Of the movie soundtracks I listen to, my favorite is from The Greatest Showman. My favorite song on the track is “From Now On.” The song comes as P. T. Barnum (Hugh Jackman) has a moment of clarity. Really, it was a turning point for him; he came back to his senses after having went crazy for a bit. As he sings, Barnum makes the statement that “for years and years, I chased their cheers; the crazy need for speed of always needing more.” In the song, he resolves that he will not “be blinded by the lights.” Eventually, as the song closes, he goes back home to reconnect with his family and reconcile with his wife.
Though the movie is somewhat based in reality, Barnum’s story serves as a leadership lesson for us. Barnum chased the applause of men and was met with destruction. Just as Barnum chased applause, we too are tempted to do the same in leadership. We want to be accepted, liked, and praised by those that we seek to serve. While leading for praise may prove to be beneficial in the short term, it is never effective (or beneficial) in the long run, nor is it what we have been called to do.
Why is leading for praise not the game plan?
1) God denounced it in his Word. John recorded in John 12.43: For they loved human praise more than praise from God. This verse comes after John’s declaration that many did believe in him [Jesus] even among the rulers, but because of the Pharisees they did not confess him, so that they would not be banned from the synagogue (v42). These rulers had come to faith and yet would not publicly pronounce their faith in the Lord Jesus. They were more concerned about what others thought than they were concerned about doing the right thing.
2) It is short-sighted. The Psalmist declared: Some take pride in chariots, and others in horses, but we take pride in the name of the LORD our God (20.7). A ruler’s perceived power and esteem was connected to the number of horses and chariots he had. However, both horses and chariots are temporary. God, on the other hand, is eternal, and has always been. Remember, John wrote that in the beginning was the Word, and the Word was with God and the Word was God. He was with God in the beginning (John 1.1-2). Leading for praise focuses our attention on the here and now instead of on eternity. As God’s people, we work with eternity in mind. Yes, there are wins for this life, but we ought to pursue the wins that will have eternal impact.
3) It is a distraction. Nehemiah led the effort to rebuild the walls around Jerusalem; this feat was accomplished in 52 days. However, as he pursued the goal, he had critics who sought to distract him. In fact, Nehemiah noted that the efforts of his adversaries were efforts of intimidation (Neh. 6.9) and, therefore, were efforts of distraction. Those who sought to actively work against him also sought to discredit him and began to spread rumors. Nehemiah would not have any of it. His adversaries were put to shame as God completed the task.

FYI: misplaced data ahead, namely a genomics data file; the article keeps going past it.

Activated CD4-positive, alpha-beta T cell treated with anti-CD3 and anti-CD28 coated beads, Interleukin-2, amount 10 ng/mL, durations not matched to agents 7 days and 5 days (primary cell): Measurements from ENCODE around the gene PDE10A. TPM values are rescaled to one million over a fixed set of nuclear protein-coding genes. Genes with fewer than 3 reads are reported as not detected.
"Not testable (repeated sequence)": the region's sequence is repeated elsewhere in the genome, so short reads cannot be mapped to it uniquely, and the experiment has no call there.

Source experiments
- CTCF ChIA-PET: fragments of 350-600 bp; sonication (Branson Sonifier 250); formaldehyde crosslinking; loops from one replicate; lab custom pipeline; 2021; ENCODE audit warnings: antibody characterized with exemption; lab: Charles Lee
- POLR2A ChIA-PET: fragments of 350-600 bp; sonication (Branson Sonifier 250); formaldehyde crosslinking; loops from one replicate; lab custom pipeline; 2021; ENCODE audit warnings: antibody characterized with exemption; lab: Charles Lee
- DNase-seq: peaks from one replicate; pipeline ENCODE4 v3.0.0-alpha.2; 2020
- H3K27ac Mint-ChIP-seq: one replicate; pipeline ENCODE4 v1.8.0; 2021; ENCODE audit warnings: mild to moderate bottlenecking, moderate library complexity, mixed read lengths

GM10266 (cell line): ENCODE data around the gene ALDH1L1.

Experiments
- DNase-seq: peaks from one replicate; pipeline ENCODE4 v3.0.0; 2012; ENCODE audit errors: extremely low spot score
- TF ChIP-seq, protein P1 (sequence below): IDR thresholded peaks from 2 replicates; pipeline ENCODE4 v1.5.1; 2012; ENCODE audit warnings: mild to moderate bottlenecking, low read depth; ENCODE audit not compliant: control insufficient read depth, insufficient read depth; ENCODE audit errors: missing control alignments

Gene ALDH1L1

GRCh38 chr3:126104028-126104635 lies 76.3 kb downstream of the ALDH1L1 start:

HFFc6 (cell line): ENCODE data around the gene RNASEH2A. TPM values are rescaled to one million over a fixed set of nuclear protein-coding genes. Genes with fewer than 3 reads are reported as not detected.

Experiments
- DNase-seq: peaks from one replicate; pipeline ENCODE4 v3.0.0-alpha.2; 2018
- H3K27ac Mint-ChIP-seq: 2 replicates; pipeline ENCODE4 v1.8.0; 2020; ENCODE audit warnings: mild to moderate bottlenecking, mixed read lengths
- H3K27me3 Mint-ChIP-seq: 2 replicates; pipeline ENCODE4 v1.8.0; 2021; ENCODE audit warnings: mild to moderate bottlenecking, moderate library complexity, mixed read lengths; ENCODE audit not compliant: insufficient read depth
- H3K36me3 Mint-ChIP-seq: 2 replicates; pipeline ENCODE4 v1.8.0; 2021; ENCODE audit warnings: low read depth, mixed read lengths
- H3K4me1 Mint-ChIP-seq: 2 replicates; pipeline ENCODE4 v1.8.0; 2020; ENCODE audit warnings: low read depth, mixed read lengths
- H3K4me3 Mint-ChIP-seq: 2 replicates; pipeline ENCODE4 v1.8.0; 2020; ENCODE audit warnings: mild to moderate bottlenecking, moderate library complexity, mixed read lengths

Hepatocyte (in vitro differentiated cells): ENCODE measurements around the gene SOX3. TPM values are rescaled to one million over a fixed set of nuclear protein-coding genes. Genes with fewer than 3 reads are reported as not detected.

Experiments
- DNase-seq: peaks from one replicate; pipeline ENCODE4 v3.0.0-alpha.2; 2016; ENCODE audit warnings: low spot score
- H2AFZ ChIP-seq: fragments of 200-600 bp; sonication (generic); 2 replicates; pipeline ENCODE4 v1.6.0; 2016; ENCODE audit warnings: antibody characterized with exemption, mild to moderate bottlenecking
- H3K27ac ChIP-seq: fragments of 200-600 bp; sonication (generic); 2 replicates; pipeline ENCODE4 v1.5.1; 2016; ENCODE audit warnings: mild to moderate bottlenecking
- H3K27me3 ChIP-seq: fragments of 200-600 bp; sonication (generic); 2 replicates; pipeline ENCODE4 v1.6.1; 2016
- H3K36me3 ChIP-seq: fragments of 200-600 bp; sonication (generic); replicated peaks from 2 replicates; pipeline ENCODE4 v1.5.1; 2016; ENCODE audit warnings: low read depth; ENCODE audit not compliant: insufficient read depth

4) It is not honoring to God. Gal 1.10c: If I were still trying to please people, I would not be a servant of Christ. The implication of Paul’s declaration is that servants seek to please their master and not others. The Master is not honored when we stop seeking to obey.
In all of this, I understand the temptation personally…as does any honest leader. I have operated from this point before and it hurt…it hurt a great deal. I’ve listened to Pastor friends who have struggled with this temptation and I have listened to those who serve on Church Staffs and have struggled with this. No one is immune from this temptation. Nonetheless, my plea to you is this: Stop leading for the applause of men. It will drive you nuts and it is not what God has called you to do. A friend has often said that “God does not call us to the easiest, but he does call us to the best.” Embrace the best from the one who can provide the best. The work you have been called to is eternal and the applause of men, like all of us, is but for a moment.
One last thought… Since I am a Student Pastor, let me speak to fellow Student Pastors. I believe that the temptation to lead for the applause of men is especially strong in our ministry area. We serve multiple groups of people (students and their siblings, their parents, the congregation, and the rest of the Church Staff) and we want to please each group. The truth, however, is that we cannot please everybody. My grandfather has often reminded me of the adage: “You can please some of the people some of the time, but you cannot please all of the people, all of the time.” So, if you’re just starting out (or have been on this journey for some time), remember what you have been called to and remember, as one speaker said, “Who you are and whose you are.”
Rooting for you!
Note: I am aware that Barnum's story is much more complex and messy than the movie portrayed. To learn more of Barnum and his work, see this article from the Smithsonian Magazine.